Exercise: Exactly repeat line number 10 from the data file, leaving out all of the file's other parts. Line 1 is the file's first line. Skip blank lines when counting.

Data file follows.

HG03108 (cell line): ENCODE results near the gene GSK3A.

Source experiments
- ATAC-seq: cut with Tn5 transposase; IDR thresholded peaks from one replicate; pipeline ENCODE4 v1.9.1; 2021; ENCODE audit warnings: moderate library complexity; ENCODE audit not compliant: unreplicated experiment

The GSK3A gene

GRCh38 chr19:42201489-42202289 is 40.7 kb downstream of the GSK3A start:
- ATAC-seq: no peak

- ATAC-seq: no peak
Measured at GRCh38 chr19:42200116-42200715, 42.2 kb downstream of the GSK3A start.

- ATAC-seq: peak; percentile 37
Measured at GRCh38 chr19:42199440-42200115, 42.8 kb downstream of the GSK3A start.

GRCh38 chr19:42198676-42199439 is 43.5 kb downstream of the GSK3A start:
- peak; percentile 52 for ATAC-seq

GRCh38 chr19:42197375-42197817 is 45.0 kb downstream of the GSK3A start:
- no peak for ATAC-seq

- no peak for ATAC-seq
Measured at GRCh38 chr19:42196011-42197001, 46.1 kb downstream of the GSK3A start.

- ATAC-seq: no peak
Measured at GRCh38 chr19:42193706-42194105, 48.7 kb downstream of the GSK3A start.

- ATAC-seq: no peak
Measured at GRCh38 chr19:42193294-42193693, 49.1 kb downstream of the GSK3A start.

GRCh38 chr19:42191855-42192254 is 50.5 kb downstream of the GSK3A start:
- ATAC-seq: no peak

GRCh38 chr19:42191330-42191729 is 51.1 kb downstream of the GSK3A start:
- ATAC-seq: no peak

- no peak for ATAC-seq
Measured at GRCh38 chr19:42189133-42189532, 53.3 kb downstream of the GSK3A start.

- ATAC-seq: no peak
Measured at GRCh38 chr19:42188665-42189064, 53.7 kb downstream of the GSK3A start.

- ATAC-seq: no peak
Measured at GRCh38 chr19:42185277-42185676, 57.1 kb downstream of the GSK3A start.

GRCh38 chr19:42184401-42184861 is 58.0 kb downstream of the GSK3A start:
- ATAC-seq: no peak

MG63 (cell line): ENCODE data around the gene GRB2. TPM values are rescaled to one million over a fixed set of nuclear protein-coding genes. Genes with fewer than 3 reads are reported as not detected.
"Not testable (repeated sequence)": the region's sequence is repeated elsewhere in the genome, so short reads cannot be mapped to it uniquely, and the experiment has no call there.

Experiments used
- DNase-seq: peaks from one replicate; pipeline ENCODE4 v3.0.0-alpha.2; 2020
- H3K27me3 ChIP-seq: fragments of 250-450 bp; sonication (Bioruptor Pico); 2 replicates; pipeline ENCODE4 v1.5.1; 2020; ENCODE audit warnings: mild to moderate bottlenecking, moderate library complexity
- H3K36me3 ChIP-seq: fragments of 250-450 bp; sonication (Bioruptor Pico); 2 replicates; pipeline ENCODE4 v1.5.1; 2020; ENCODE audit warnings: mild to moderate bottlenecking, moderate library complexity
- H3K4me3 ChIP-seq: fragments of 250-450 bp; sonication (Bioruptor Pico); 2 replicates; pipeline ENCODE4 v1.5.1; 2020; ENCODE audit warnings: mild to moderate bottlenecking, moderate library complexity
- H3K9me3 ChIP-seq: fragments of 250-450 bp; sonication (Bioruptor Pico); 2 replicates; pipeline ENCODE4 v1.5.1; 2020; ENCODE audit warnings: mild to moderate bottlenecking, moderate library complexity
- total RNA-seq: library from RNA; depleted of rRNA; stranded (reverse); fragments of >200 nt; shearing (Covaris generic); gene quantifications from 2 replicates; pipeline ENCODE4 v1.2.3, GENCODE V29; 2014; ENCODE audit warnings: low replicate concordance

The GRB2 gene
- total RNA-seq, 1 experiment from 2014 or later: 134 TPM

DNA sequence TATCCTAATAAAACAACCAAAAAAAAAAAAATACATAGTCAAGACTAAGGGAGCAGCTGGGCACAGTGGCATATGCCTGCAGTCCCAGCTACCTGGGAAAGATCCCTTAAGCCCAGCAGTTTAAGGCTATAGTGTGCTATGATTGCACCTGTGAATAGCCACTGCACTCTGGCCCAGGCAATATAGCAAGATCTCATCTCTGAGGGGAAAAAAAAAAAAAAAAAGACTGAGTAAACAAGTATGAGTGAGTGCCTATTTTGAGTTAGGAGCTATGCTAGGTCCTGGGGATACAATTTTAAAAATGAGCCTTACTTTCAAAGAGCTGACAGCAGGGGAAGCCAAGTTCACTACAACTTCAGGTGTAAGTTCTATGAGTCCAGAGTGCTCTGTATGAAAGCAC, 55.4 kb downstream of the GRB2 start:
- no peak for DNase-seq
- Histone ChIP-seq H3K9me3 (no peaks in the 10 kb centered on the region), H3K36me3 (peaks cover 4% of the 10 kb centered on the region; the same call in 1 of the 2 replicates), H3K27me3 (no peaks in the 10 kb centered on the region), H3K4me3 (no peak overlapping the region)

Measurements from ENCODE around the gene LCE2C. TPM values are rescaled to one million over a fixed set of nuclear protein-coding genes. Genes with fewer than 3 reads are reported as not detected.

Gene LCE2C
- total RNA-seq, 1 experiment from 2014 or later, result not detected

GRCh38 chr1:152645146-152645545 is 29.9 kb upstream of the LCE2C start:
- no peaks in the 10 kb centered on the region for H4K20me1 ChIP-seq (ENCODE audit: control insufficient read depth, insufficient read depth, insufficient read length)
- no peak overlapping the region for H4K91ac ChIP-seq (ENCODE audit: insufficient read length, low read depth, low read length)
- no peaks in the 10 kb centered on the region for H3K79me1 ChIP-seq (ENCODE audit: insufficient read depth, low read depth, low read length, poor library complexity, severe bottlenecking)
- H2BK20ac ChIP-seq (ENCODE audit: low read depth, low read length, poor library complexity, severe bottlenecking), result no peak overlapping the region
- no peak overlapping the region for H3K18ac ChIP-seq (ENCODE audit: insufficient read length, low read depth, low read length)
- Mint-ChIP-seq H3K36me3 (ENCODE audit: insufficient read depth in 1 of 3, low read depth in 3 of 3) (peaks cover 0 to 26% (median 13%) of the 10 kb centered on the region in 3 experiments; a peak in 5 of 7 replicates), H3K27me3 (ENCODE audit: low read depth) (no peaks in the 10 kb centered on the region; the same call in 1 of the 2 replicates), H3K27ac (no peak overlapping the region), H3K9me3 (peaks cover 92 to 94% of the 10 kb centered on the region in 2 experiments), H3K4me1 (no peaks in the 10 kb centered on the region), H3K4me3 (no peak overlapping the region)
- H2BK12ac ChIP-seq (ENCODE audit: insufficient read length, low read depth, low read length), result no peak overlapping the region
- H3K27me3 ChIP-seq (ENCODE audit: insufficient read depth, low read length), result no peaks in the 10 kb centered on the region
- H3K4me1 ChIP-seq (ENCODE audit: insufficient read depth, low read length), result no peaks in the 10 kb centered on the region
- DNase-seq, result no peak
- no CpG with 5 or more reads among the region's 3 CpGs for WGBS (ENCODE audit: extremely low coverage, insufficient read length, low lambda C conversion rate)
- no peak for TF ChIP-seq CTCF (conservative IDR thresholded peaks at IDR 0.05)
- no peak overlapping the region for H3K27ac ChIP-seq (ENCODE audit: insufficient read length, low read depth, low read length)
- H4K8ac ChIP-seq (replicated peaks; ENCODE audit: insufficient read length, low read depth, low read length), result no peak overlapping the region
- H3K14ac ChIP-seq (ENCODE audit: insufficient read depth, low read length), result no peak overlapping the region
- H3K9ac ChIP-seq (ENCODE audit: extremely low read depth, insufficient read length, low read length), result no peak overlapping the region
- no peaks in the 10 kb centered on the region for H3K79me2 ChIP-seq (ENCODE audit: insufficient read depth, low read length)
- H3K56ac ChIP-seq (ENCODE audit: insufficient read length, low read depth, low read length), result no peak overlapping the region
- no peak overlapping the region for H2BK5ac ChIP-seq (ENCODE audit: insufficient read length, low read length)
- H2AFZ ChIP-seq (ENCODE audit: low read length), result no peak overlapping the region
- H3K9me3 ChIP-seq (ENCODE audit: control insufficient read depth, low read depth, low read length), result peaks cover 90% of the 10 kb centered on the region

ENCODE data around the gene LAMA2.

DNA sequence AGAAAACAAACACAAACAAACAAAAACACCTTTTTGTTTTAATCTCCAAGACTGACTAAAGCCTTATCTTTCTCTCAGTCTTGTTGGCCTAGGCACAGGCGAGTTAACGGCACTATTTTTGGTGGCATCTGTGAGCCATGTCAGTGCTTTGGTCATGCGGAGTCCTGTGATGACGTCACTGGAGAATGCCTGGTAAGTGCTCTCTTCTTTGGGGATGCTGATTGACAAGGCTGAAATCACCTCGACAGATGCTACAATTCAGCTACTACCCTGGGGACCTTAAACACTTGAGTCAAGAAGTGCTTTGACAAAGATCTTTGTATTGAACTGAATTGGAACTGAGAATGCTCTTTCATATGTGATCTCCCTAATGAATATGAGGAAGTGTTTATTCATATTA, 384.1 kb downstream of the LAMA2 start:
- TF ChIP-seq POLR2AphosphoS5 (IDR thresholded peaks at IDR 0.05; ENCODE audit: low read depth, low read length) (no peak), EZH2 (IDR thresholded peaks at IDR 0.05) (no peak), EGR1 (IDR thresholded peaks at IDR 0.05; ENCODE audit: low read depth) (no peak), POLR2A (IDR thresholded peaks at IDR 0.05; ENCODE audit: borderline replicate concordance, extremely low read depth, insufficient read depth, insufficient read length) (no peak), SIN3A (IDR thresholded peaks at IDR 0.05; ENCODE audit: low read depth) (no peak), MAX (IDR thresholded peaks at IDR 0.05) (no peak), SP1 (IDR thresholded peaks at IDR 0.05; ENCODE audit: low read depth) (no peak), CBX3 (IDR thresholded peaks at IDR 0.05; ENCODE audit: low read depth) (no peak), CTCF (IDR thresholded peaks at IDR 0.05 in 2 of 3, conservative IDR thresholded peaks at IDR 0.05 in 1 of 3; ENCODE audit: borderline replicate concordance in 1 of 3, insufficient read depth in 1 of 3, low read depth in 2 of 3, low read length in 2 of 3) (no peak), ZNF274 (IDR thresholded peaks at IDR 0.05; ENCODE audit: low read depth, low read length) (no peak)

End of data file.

Measured at GRCh38 chr19:42199440-42200115, 42.8 kb downstream of the GSK3A start.